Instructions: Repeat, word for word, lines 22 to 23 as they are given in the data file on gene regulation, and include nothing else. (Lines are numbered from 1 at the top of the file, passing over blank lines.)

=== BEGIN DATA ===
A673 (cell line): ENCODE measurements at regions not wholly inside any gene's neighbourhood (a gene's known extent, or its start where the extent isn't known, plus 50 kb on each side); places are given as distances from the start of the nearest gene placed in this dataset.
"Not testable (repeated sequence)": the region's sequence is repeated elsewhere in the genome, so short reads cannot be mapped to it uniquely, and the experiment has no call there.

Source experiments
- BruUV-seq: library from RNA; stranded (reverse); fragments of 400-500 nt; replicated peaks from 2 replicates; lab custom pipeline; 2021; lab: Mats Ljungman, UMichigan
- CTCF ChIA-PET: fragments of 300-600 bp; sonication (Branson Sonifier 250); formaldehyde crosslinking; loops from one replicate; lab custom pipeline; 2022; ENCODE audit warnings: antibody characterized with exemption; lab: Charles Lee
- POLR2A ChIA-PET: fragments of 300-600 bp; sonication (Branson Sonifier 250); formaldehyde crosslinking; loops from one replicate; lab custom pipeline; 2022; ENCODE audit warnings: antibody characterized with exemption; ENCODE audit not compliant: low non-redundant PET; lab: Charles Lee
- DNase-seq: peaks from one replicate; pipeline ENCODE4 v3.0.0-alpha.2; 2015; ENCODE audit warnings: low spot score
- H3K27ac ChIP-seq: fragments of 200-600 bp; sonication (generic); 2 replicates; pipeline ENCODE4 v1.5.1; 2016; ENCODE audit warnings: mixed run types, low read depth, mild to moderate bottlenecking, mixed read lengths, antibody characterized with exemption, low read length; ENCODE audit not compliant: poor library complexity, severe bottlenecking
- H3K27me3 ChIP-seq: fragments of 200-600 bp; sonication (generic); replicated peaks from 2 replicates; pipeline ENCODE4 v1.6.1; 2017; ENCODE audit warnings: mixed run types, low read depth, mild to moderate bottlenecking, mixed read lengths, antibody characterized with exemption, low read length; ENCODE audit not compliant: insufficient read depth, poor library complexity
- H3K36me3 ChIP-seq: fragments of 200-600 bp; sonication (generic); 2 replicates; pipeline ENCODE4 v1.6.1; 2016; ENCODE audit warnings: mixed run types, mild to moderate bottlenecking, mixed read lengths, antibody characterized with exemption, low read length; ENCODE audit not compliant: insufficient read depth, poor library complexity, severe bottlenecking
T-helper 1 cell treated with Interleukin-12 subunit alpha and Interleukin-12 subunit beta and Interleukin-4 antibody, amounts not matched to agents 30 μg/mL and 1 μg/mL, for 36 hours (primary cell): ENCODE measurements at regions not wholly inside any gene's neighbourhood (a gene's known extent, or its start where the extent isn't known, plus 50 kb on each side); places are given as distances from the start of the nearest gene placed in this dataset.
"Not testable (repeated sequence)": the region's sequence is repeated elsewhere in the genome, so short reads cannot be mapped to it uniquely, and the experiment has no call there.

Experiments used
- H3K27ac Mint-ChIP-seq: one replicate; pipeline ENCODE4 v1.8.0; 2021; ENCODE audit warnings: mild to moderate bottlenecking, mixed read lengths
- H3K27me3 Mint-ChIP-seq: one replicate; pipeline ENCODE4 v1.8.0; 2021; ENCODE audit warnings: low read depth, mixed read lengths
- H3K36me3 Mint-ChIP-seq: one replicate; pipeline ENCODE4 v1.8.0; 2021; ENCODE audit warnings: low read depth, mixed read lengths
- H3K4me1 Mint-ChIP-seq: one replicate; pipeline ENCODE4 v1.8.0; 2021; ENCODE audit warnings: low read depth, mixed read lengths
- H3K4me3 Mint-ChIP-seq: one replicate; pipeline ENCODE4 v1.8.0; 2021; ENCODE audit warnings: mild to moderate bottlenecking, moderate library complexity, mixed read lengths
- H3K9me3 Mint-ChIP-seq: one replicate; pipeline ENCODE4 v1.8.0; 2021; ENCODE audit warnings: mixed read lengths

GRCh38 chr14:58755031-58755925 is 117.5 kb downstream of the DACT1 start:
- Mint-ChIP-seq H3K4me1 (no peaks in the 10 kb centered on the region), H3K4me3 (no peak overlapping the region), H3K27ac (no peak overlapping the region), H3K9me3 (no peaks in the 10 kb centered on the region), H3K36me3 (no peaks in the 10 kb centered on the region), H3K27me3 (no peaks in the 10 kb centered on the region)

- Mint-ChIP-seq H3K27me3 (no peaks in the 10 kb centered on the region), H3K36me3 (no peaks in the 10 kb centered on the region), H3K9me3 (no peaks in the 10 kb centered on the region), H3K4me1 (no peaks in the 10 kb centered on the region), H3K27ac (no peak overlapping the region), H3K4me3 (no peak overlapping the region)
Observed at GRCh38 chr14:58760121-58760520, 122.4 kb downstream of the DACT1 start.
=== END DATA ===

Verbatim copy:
- Mint-ChIP-seq H3K27me3 (no peaks in the 10 kb centered on the region), H3K36me3 (no peaks in the 10 kb centered on the region), H3K9me3 (no peaks in the 10 kb centered on the region), H3K4me1 (no peaks in the 10 kb centered on the region), H3K27ac (no peak overlapping the region), H3K4me3 (no peak overlapping the region)
Observed at GRCh38 chr14:58760121-58760520, 122.4 kb downstream of the DACT1 start.